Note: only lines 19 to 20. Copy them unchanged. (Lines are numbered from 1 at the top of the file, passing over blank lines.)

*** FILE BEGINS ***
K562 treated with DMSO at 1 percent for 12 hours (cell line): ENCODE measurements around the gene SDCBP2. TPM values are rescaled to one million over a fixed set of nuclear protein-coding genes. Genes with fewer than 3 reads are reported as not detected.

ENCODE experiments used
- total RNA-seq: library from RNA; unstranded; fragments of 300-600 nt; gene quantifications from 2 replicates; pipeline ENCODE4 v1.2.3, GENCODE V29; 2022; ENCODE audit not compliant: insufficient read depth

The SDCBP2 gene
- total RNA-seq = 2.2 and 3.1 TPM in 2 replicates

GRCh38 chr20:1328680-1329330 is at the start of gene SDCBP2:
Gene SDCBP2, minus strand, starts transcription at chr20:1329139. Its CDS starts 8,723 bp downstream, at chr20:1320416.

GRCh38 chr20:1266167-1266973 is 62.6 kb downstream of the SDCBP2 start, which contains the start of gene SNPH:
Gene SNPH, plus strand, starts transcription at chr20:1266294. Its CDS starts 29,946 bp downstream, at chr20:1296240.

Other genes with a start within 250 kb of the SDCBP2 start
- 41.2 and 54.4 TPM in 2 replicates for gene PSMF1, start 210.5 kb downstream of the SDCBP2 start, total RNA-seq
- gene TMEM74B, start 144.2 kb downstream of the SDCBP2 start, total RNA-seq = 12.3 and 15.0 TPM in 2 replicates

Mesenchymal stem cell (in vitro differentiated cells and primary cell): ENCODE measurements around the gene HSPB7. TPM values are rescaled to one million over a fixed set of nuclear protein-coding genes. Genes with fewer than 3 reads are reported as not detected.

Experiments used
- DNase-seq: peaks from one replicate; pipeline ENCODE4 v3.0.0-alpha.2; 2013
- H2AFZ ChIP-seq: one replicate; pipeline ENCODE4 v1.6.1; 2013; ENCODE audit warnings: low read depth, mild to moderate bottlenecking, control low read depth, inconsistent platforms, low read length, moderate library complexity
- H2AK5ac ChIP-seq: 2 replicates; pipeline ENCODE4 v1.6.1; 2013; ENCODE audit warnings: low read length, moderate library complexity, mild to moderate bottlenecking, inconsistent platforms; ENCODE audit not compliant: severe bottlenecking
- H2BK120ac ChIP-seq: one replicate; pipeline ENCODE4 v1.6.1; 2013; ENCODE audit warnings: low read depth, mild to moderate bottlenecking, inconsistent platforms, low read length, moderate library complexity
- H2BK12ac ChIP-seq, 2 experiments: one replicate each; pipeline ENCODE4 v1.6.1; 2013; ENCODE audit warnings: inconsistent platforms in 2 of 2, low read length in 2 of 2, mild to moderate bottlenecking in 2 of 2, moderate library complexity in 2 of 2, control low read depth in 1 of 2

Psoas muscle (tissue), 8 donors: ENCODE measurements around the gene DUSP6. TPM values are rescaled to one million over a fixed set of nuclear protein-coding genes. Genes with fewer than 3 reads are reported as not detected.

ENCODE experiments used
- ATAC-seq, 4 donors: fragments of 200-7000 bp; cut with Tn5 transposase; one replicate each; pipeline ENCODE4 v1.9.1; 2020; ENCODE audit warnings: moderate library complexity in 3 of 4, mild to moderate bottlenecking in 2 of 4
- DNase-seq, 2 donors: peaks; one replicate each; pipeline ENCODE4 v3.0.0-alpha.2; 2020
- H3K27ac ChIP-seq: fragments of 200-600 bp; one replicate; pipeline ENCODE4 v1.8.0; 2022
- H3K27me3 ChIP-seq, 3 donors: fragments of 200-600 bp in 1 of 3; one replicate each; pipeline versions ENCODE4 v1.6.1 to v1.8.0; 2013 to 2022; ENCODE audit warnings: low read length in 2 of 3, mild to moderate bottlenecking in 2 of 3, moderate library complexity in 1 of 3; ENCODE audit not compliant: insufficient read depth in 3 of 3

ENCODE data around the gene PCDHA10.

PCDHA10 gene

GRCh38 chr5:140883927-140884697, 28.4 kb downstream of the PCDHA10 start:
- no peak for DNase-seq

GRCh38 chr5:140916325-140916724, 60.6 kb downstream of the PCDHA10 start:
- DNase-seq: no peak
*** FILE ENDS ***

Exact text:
- H2BK12ac ChIP-seq, 2 experiments: one replicate each; pipeline ENCODE4 v1.6.1; 2013; ENCODE audit warnings: inconsistent platforms in 2 of 2, low read length in 2 of 2, mild to moderate bottlenecking in 2 of 2, moderate library complexity in 2 of 2, control low read depth in 1 of 2

Psoas muscle (tissue), 8 donors: ENCODE measurements around the gene DUSP6. TPM values are rescaled to one million over a fixed set of nuclear protein-coding genes. Genes with fewer than 3 reads are reported as not detected.